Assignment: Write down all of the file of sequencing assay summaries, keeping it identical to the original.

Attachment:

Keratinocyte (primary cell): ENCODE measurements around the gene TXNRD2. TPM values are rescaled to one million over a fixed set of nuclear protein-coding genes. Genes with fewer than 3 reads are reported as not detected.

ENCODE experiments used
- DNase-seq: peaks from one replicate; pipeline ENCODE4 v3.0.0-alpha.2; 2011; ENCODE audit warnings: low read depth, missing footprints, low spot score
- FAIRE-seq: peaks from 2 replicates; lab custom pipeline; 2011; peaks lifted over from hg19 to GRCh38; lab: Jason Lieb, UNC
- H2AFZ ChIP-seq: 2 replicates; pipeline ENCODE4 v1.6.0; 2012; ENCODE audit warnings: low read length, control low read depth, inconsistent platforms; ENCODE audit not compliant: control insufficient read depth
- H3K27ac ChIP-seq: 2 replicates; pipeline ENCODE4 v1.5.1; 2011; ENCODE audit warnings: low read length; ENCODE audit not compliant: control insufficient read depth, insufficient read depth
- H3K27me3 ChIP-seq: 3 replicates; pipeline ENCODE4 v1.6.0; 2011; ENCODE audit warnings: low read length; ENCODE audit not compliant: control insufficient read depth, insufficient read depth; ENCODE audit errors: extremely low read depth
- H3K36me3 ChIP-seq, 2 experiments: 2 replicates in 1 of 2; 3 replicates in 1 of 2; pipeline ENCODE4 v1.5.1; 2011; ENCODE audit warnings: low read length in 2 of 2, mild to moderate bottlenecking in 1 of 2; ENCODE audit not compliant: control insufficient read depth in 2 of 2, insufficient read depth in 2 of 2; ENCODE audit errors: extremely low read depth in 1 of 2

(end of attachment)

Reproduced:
Keratinocyte (primary cell): ENCODE measurements around the gene TXNRD2. TPM values are rescaled to one million over a fixed set of nuclear protein-coding genes. Genes with fewer than 3 reads are reported as not detected.

ENCODE experiments used
- DNase-seq: peaks from one replicate; pipeline ENCODE4 v3.0.0-alpha.2; 2011; ENCODE audit warnings: low read depth, missing footprints, low spot score
- FAIRE-seq: peaks from 2 replicates; lab custom pipeline; 2011; peaks lifted over from hg19 to GRCh38; lab: Jason Lieb, UNC
- H2AFZ ChIP-seq: 2 replicates; pipeline ENCODE4 v1.6.0; 2012; ENCODE audit warnings: low read length, control low read depth, inconsistent platforms; ENCODE audit not compliant: control insufficient read depth
- H3K27ac ChIP-seq: 2 replicates; pipeline ENCODE4 v1.5.1; 2011; ENCODE audit warnings: low read length; ENCODE audit not compliant: control insufficient read depth, insufficient read depth
- H3K27me3 ChIP-seq: 3 replicates; pipeline ENCODE4 v1.6.0; 2011; ENCODE audit warnings: low read length; ENCODE audit not compliant: control insufficient read depth, insufficient read depth; ENCODE audit errors: extremely low read depth
- H3K36me3 ChIP-seq, 2 experiments: 2 replicates in 1 of 2; 3 replicates in 1 of 2; pipeline ENCODE4 v1.5.1; 2011; ENCODE audit warnings: low read length in 2 of 2, mild to moderate bottlenecking in 1 of 2; ENCODE audit not compliant: control insufficient read depth in 2 of 2, insufficient read depth in 2 of 2; ENCODE audit errors: extremely low read depth in 1 of 2